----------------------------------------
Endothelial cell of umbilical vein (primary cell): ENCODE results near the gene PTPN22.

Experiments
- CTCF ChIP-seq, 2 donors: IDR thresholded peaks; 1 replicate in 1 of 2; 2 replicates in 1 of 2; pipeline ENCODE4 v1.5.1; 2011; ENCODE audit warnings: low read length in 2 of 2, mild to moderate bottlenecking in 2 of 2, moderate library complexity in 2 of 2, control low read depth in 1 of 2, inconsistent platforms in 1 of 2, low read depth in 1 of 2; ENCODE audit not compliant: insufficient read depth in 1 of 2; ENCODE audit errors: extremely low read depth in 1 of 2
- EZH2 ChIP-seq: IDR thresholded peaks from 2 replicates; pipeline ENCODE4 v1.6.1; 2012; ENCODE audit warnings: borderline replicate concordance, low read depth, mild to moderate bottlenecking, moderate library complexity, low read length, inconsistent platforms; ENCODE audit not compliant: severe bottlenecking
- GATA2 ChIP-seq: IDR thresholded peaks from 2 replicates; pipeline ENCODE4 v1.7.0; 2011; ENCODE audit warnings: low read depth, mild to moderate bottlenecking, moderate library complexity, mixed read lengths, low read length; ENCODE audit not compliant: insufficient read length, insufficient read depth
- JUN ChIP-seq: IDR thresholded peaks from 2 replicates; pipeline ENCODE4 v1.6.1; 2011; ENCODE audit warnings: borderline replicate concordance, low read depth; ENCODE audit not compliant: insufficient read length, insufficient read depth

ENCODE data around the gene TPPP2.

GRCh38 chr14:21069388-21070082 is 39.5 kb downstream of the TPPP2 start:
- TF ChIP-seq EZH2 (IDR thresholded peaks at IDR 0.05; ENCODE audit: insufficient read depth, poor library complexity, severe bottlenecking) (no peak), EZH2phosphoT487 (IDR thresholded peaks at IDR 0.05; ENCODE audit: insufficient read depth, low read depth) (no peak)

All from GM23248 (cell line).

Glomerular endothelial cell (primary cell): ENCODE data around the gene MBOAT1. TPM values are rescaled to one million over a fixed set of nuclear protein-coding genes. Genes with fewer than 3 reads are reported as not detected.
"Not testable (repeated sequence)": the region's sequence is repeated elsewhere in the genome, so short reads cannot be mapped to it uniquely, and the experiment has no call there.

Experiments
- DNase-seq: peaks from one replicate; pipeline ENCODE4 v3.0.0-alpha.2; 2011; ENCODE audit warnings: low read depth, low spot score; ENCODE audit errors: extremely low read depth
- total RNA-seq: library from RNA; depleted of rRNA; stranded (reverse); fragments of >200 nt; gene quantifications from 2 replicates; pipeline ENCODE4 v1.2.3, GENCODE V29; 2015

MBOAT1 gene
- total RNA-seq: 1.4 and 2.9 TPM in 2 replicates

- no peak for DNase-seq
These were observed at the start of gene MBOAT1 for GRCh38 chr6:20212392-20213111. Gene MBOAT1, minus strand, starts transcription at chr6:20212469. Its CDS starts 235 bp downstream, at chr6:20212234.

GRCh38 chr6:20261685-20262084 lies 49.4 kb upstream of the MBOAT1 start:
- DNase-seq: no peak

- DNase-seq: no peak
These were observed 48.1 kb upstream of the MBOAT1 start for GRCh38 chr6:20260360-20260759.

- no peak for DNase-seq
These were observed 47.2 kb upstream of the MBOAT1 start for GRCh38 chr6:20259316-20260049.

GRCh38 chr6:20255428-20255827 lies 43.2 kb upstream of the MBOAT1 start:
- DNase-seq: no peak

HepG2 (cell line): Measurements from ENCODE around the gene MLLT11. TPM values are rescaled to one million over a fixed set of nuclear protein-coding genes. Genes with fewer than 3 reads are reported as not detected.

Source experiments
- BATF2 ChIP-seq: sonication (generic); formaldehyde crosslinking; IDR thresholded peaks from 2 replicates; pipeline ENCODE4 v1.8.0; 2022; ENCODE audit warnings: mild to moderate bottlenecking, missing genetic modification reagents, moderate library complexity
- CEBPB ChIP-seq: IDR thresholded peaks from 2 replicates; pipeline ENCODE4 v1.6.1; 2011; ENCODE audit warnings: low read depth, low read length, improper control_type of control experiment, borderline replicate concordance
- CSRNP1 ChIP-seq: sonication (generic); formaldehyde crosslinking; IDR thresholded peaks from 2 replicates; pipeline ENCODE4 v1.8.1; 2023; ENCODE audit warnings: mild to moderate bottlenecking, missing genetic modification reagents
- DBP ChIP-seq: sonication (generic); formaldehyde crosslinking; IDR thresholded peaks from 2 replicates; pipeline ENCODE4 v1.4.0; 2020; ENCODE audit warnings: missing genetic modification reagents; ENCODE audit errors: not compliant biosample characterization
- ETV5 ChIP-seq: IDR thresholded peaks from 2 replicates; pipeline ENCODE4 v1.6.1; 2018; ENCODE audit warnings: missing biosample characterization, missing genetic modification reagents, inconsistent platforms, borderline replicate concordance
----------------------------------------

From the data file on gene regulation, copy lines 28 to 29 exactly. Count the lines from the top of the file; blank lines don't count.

HepG2 (cell line): Measurements from ENCODE around the gene MLLT11. TPM values are rescaled to one million over a fixed set of nuclear protein-coding genes. Genes with fewer than 3 reads are reported as not detected.

Source experiments